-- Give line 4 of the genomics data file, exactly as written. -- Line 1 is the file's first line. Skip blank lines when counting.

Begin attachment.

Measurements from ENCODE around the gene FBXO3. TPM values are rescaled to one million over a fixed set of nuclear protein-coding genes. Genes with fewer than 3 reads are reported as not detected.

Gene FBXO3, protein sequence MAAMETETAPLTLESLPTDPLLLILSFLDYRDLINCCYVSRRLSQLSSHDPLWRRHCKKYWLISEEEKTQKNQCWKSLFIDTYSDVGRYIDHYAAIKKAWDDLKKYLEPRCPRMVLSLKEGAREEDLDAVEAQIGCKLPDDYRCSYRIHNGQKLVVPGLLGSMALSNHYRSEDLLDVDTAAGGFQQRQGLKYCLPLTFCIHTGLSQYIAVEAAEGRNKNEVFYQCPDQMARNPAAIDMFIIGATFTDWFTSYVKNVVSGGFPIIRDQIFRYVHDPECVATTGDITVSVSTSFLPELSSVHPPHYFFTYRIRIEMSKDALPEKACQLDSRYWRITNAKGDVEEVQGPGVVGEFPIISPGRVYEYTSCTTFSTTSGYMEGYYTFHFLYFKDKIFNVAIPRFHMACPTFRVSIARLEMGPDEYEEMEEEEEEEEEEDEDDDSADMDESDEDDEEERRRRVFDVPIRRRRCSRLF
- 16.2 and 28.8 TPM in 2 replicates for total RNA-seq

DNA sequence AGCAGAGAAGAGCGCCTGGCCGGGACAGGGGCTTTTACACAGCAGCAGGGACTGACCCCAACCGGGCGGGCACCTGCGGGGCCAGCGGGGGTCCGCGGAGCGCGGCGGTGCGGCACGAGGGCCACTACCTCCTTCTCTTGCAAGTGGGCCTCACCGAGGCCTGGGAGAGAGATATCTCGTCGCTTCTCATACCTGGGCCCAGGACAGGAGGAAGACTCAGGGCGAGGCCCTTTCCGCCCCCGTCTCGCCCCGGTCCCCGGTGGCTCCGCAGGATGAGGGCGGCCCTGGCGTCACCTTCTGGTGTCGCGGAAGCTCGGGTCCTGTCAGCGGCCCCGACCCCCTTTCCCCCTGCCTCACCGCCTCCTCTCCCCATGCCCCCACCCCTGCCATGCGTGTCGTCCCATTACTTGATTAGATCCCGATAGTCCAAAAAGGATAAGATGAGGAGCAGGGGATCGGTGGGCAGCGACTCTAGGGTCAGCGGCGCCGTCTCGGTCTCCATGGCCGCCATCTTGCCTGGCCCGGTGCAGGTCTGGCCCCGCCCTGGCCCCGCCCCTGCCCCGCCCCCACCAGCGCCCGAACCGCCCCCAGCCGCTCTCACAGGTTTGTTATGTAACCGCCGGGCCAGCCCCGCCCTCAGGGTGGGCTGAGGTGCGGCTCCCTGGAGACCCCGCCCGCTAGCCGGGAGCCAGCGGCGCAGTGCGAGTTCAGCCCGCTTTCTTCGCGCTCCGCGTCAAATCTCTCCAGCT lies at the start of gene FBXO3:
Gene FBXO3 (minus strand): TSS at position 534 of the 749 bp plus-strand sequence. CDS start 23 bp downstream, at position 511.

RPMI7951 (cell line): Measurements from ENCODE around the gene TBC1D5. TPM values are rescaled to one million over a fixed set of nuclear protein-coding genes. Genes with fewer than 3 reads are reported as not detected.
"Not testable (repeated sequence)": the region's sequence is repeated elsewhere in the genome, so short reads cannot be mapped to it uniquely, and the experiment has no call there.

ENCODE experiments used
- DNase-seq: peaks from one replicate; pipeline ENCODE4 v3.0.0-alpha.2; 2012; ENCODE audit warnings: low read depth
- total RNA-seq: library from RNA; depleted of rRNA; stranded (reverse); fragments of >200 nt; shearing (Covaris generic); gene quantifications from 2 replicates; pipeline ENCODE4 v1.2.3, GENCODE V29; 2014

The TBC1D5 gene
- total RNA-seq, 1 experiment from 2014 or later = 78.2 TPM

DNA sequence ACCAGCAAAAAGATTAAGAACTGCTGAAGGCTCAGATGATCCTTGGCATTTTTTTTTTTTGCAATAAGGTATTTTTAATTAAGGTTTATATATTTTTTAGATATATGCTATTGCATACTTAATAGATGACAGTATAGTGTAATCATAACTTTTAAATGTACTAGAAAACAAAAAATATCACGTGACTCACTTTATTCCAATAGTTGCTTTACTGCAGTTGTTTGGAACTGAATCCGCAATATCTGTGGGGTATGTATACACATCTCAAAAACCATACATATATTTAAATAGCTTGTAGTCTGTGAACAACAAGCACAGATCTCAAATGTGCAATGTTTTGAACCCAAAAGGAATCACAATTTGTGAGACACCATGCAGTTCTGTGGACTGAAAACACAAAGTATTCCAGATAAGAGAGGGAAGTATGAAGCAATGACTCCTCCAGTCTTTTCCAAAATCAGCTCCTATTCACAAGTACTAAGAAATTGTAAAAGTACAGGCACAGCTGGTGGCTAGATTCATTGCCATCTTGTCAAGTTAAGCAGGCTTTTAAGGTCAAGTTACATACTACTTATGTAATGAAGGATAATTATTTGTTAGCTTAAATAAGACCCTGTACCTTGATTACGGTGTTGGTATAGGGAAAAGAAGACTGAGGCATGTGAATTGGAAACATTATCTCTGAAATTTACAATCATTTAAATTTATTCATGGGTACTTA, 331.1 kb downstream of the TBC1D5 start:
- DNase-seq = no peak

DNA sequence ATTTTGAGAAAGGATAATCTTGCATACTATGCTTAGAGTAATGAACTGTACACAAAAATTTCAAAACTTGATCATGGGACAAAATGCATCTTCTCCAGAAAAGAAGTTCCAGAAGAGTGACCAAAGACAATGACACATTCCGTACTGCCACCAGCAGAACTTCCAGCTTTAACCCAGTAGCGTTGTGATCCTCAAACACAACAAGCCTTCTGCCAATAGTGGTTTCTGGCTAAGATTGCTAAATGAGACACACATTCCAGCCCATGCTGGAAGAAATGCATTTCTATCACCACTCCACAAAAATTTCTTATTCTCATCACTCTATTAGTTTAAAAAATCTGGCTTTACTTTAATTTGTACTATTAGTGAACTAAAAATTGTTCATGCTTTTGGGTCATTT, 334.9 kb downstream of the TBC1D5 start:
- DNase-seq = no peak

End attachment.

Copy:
DNA sequence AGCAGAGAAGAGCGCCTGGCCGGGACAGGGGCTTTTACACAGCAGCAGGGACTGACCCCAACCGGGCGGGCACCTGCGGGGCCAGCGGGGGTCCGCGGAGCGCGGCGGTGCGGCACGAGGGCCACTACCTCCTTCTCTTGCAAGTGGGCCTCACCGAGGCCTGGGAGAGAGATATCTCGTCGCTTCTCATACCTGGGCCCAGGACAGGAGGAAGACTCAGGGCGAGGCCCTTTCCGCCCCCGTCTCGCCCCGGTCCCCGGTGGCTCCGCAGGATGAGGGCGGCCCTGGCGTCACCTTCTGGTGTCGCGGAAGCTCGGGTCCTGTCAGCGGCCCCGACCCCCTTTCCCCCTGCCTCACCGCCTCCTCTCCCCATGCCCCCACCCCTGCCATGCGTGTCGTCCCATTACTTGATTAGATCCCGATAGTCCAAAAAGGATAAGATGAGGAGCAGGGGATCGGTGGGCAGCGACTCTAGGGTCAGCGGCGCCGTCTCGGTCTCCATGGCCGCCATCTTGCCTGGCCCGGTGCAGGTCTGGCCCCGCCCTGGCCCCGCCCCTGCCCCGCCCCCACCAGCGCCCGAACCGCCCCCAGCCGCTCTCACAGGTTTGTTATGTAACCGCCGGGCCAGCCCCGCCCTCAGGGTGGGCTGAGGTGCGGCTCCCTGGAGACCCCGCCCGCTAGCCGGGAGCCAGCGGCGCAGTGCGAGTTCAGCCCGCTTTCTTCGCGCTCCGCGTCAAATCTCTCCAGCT lies at the start of gene FBXO3: